Page:Facsimile of the original outlines before colouring of The songs of innocence and of experience executed by William Blake.djvu/24

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xviii

and then dissolved away with acid all the rest of the surface, so that the outlines stood up, and could be printed from like types. Those pages where a little shading of a mossy kind is to be seen are photographed from copies already coloured by Blake, and the result printed in monochrome. In these cases no uncoloured original was accessible for re-production. The shading is due to the fact that a little of the colour-effect always united itself to the outline.

A complete facsimile, hand-coloured, has been issued. The outlines being the same as those here printed. A very limited number have been executed. The symbolism of the illustrations is not very marked in most places. The flames on the title-page are obviously the clothing of

"——burning fires
   And unsatisfied desires."

The trees always refer to "Mystery," as that on page 3 with a serpent wound round it, hardly distinguishable from the bark, indicates. The figures on page 4 are so slight as to be almost incomprehensible; they seem to represent, if one reads them from top to bottom of the page, first on the left and then on the right:—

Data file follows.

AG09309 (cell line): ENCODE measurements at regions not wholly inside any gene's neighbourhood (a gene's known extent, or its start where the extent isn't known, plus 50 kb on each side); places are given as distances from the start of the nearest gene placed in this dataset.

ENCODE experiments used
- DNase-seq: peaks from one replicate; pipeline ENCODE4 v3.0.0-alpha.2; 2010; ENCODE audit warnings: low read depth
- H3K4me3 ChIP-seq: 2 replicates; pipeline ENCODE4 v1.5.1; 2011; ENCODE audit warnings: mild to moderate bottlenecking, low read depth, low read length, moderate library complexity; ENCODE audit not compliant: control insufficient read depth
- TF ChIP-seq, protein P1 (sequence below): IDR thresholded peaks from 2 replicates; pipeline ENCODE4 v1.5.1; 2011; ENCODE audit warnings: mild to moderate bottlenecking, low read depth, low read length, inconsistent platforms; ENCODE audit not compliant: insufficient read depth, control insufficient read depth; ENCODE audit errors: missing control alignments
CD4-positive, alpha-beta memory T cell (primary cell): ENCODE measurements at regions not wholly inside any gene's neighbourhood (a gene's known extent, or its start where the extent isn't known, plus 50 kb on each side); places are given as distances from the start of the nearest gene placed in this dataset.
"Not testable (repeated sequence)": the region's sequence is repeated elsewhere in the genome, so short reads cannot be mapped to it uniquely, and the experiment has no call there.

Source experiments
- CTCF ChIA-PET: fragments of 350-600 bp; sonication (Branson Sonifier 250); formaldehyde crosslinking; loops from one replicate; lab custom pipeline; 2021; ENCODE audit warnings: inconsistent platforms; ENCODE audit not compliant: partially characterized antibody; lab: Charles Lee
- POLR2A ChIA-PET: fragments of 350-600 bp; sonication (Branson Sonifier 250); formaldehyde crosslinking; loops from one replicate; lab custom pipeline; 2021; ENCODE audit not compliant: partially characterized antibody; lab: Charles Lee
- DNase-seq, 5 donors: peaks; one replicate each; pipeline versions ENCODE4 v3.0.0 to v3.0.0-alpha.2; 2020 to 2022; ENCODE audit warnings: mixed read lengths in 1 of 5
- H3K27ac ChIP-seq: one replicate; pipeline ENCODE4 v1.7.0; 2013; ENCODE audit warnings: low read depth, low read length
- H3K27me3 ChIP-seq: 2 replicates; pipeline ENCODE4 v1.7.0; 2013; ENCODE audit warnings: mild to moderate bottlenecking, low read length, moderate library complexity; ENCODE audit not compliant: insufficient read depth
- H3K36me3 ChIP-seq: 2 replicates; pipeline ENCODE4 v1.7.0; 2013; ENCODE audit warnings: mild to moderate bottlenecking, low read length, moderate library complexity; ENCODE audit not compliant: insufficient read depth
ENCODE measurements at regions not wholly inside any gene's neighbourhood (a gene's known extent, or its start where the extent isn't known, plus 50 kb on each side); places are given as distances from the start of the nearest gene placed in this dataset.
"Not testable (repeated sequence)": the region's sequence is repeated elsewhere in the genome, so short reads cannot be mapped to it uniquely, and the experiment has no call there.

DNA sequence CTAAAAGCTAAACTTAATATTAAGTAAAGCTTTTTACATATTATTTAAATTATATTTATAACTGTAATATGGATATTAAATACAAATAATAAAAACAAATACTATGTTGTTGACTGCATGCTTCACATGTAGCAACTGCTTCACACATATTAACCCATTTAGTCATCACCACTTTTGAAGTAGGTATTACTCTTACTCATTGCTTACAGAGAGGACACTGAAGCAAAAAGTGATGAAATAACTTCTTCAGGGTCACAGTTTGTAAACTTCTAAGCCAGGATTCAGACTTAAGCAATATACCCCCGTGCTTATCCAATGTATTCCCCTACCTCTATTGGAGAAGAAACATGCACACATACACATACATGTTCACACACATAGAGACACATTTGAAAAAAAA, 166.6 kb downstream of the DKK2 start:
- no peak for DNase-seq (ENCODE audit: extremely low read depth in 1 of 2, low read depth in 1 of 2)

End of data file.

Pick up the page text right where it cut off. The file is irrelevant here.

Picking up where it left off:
1. An old person teaching a child.

2. A nude girl leaping from a tree. (? Spring.)

3 and 4. Robed figures turning the leaves of very large books or rolls.

5. The lark mounting. (A subject symbolically used in the book called "Milton.")

6. A robed figure reading.

7. A woman sowing corn in a field, or feeding flying birds.

8. A shepherdess sitting holding a crook up in the right hand.

The appropriateness is clear enough, though they can hardly be said to illustrate the particular poem in every case.

The grapes on pages 6 and 7 are clearly symbolic and refer to the "vegetative happy" state of youth.

No. 9 shows the serpent round the tree again, as on the title-page. In the contrasted picture in "America" the serpent comes from the woman herself, as in the biblical figure in Revelations. No. 10 shows a scene representing youth taught beneath a tree, but here the serpent is changed into a lily, and grows upright from the root. In No. 11, the Blossoms, Sparrows and Robins all have human form, and their emotional meaning is as clear us that of the flame-like tree where they cluster. In 12, the subject is clear enough, and in 13, though the little boy lost is so like a little girl. In 14, the angel who leads him is more female than male. The figure, as already